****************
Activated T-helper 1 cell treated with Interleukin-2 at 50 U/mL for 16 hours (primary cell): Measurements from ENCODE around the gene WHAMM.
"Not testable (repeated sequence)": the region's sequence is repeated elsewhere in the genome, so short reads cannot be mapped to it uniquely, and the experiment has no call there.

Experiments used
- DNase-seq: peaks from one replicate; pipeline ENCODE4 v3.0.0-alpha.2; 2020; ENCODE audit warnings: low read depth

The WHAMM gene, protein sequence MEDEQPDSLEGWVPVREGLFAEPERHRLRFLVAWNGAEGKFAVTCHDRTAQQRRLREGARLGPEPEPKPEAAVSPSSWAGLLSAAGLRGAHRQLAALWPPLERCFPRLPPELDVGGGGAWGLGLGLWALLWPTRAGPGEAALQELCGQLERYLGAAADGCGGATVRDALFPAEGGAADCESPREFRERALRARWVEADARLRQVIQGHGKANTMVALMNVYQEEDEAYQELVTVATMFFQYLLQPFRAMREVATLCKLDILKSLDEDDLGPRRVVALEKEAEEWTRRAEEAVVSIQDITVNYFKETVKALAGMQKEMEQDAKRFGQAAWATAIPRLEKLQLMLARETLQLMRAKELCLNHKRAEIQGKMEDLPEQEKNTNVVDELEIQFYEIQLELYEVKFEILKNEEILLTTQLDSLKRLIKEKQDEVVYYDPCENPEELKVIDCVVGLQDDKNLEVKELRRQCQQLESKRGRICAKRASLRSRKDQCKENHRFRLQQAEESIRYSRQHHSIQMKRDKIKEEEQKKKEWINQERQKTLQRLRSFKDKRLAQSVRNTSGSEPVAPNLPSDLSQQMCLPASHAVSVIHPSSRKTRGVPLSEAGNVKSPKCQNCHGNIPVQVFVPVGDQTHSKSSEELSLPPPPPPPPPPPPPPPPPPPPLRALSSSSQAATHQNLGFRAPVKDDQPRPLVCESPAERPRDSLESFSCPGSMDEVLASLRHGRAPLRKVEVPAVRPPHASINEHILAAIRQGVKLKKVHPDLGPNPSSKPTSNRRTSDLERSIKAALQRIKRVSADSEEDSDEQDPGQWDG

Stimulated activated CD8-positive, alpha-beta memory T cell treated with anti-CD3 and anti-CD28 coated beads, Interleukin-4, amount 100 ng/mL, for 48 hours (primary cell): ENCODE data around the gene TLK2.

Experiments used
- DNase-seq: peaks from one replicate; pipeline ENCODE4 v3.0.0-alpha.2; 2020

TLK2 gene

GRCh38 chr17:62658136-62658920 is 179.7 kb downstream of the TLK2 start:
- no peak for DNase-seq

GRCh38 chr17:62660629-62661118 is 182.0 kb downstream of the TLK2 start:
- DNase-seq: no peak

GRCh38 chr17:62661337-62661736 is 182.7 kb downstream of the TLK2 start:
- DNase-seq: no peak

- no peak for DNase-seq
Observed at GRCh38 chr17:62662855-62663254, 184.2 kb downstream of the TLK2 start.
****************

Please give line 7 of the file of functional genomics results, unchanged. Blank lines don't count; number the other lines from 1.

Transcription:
Experiments used